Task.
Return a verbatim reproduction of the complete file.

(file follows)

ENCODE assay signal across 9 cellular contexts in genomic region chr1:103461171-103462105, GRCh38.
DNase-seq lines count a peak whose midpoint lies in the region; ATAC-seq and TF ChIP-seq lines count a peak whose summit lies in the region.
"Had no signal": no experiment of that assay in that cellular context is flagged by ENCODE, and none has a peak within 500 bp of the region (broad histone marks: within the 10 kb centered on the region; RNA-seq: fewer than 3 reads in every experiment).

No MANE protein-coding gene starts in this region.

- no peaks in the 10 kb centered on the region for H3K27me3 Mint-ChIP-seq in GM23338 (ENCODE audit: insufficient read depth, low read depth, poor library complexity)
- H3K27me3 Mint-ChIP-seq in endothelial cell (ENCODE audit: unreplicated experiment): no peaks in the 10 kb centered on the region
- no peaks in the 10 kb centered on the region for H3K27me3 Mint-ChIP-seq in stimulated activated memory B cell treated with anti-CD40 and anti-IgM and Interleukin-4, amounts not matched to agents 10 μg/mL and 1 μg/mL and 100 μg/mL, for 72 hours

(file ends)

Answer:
ENCODE assay signal across 9 cellular contexts in genomic region chr1:103461171-103462105, GRCh38.
DNase-seq lines count a peak whose midpoint lies in the region; ATAC-seq and TF ChIP-seq lines count a peak whose summit lies in the region.
"Had no signal": no experiment of that assay in that cellular context is flagged by ENCODE, and none has a peak within 500 bp of the region (broad histone marks: within the 10 kb centered on the region; RNA-seq: fewer than 3 reads in every experiment).

No MANE protein-coding gene starts in this region.

- no peaks in the 10 kb centered on the region for H3K27me3 Mint-ChIP-seq in GM23338 (ENCODE audit: insufficient read depth, low read depth, poor library complexity)
- H3K27me3 Mint-ChIP-seq in endothelial cell (ENCODE audit: unreplicated experiment): no peaks in the 10 kb centered on the region
- no peaks in the 10 kb centered on the region for H3K27me3 Mint-ChIP-seq in stimulated activated memory B cell treated with anti-CD40 and anti-IgM and Interleukin-4, amounts not matched to agents 10 μg/mL and 1 μg/mL and 100 μg/mL, for 72 hours